"Doctrinal preamble"...


(Okay, she said 'bye' actually and she hasn't said it since. On reflection, it could be a fluke).

Saturday, 19 May 2012

Separating bishops in the singular

The most momentous announcement of the last few days of momentous announcements was the statement of the CDF on Wednesday which concluded as follows:

"Regarding the positions taken by the other three bishops of the Society of St. Pius X, their situations will have to be dealt with separately and singularly".

Two considerations explain the amazement and anxiety which this statement produced in the hearts and minds of SSPX supporters and those well disposed to them:



1. Nobody anticipated this: the four bishops have always been seen as a unit, and were enjoined by Archbishop Lefebvre to remain united among themselves. Even though Bishop Williamson has been in disgrace these last few years, he was not expelled from the SSPX, and the faithful in Great Britain have seen him celebrating Mass in London, Leicester and (at least a couple of years ago) in Wales. So, as I say, nobody foresaw this separation coming and it is hard to think of the SSPX operating without their four bishops (even if they have essentially functioned with only three for the last couple of years).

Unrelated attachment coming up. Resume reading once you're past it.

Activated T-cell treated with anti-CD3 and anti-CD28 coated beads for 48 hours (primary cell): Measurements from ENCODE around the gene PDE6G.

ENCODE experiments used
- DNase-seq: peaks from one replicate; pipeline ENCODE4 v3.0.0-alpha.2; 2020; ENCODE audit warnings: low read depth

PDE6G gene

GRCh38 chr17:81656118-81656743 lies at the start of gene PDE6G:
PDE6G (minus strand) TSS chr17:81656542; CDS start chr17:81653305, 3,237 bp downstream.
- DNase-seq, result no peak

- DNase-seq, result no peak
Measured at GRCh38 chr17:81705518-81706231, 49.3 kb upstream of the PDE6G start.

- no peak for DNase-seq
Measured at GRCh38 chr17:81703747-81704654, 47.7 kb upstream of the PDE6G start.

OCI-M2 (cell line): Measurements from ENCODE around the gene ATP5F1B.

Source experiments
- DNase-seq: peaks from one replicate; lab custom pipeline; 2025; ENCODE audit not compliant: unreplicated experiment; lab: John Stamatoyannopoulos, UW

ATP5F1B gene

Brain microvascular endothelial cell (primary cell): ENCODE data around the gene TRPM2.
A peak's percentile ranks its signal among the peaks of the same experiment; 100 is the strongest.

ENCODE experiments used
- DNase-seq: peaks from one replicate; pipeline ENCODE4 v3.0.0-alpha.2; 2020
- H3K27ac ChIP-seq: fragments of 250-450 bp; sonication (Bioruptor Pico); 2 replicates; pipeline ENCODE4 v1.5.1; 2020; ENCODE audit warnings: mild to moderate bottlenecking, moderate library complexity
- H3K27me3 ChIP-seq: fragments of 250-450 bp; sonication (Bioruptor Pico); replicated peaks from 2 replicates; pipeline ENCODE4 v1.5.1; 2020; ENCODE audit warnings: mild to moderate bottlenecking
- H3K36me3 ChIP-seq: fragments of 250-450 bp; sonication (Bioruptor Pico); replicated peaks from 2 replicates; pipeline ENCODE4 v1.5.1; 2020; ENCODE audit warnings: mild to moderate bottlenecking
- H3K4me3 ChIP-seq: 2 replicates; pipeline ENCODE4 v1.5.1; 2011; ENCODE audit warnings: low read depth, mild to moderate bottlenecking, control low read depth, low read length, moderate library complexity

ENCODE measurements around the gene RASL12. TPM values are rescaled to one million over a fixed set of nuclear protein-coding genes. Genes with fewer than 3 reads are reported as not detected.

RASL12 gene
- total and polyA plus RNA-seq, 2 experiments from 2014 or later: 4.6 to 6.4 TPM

2. The fear of 'divide and conquer': as has been reported on Wednesday night, the reaction of some has already been that this move results from a policy of divide and conquer. Those who are undoubtedly hostile to the SSPX must have broken out into a wave of applause at the sidelining of the three bishops who had written their letter to Bishop Fellay opposing any kind of 'practical accord'. On his own, Bishop Fellay looks more vulnerable. His capacity for manoeuvre certainly looks reduced. How could he now back out of any deal Rome wishes to offer him, given that his silence since Wednesday's announcement seems to denote cooperation with the process of isolating the other bishops?

What must be understood by people who see this separation as a disaster or an ominous portent is that such a separation may actually serve the SSPX's aspirations. Here are a few thoughts on the matter: